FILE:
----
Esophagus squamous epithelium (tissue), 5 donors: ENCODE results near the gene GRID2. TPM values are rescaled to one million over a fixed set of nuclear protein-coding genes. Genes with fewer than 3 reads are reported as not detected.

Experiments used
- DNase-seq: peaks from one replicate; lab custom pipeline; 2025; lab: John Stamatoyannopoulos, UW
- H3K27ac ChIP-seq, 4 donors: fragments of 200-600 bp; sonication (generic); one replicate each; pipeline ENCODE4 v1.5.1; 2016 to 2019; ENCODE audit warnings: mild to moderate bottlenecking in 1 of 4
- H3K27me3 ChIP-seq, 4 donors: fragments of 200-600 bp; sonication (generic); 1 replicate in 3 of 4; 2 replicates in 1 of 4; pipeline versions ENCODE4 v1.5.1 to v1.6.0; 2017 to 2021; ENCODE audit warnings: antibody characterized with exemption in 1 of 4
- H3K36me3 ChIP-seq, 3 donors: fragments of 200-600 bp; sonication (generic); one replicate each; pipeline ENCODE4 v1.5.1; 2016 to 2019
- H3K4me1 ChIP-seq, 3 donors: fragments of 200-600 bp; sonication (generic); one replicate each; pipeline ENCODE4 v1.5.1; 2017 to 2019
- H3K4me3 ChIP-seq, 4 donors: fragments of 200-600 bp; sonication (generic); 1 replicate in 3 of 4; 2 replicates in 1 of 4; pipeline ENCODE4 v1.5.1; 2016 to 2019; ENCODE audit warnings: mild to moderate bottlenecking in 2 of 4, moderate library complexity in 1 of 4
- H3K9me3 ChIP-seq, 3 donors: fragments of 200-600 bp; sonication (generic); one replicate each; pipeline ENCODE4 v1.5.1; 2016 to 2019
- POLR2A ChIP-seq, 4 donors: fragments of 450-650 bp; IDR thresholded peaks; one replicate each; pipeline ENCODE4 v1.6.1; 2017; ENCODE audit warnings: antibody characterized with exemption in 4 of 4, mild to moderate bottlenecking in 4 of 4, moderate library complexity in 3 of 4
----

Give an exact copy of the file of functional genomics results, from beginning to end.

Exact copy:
Esophagus squamous epithelium (tissue), 5 donors: ENCODE results near the gene GRID2. TPM values are rescaled to one million over a fixed set of nuclear protein-coding genes. Genes with fewer than 3 reads are reported as not detected.

Experiments used
- DNase-seq: peaks from one replicate; lab custom pipeline; 2025; lab: John Stamatoyannopoulos, UW
- H3K27ac ChIP-seq, 4 donors: fragments of 200-600 bp; sonication (generic); one replicate each; pipeline ENCODE4 v1.5.1; 2016 to 2019; ENCODE audit warnings: mild to moderate bottlenecking in 1 of 4
- H3K27me3 ChIP-seq, 4 donors: fragments of 200-600 bp; sonication (generic); 1 replicate in 3 of 4; 2 replicates in 1 of 4; pipeline versions ENCODE4 v1.5.1 to v1.6.0; 2017 to 2021; ENCODE audit warnings: antibody characterized with exemption in 1 of 4
- H3K36me3 ChIP-seq, 3 donors: fragments of 200-600 bp; sonication (generic); one replicate each; pipeline ENCODE4 v1.5.1; 2016 to 2019
- H3K4me1 ChIP-seq, 3 donors: fragments of 200-600 bp; sonication (generic); one replicate each; pipeline ENCODE4 v1.5.1; 2017 to 2019
- H3K4me3 ChIP-seq, 4 donors: fragments of 200-600 bp; sonication (generic); 1 replicate in 3 of 4; 2 replicates in 1 of 4; pipeline ENCODE4 v1.5.1; 2016 to 2019; ENCODE audit warnings: mild to moderate bottlenecking in 2 of 4, moderate library complexity in 1 of 4
- H3K9me3 ChIP-seq, 3 donors: fragments of 200-600 bp; sonication (generic); one replicate each; pipeline ENCODE4 v1.5.1; 2016 to 2019
- POLR2A ChIP-seq, 4 donors: fragments of 450-650 bp; IDR thresholded peaks; one replicate each; pipeline ENCODE4 v1.6.1; 2017; ENCODE audit warnings: antibody characterized with exemption in 4 of 4, mild to moderate bottlenecking in 4 of 4, moderate library complexity in 3 of 4